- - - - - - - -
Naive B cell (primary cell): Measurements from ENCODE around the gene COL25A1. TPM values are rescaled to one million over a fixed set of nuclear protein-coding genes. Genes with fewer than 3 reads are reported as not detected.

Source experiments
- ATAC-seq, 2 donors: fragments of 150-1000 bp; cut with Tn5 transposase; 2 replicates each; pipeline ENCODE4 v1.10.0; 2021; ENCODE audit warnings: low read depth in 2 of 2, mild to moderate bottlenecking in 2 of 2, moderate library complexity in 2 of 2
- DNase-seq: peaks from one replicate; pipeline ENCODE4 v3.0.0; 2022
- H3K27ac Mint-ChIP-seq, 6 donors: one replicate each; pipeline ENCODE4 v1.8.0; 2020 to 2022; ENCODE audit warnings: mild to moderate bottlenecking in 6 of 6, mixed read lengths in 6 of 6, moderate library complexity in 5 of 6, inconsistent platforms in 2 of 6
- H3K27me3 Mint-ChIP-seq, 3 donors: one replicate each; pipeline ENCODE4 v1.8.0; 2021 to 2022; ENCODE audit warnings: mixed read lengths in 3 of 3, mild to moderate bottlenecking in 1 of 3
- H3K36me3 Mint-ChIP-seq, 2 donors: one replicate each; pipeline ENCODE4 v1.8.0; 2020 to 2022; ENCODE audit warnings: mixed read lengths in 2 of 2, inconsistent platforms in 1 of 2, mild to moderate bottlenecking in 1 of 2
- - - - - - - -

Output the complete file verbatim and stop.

Naive B cell (primary cell): Measurements from ENCODE around the gene COL25A1. TPM values are rescaled to one million over a fixed set of nuclear protein-coding genes. Genes with fewer than 3 reads are reported as not detected.

Source experiments
- ATAC-seq, 2 donors: fragments of 150-1000 bp; cut with Tn5 transposase; 2 replicates each; pipeline ENCODE4 v1.10.0; 2021; ENCODE audit warnings: low read depth in 2 of 2, mild to moderate bottlenecking in 2 of 2, moderate library complexity in 2 of 2
- DNase-seq: peaks from one replicate; pipeline ENCODE4 v3.0.0; 2022
- H3K27ac Mint-ChIP-seq, 6 donors: one replicate each; pipeline ENCODE4 v1.8.0; 2020 to 2022; ENCODE audit warnings: mild to moderate bottlenecking in 6 of 6, mixed read lengths in 6 of 6, moderate library complexity in 5 of 6, inconsistent platforms in 2 of 6
- H3K27me3 Mint-ChIP-seq, 3 donors: one replicate each; pipeline ENCODE4 v1.8.0; 2021 to 2022; ENCODE audit warnings: mixed read lengths in 3 of 3, mild to moderate bottlenecking in 1 of 3
- H3K36me3 Mint-ChIP-seq, 2 donors: one replicate each; pipeline ENCODE4 v1.8.0; 2020 to 2022; ENCODE audit warnings: mixed read lengths in 2 of 2, inconsistent platforms in 1 of 2, mild to moderate bottlenecking in 1 of 2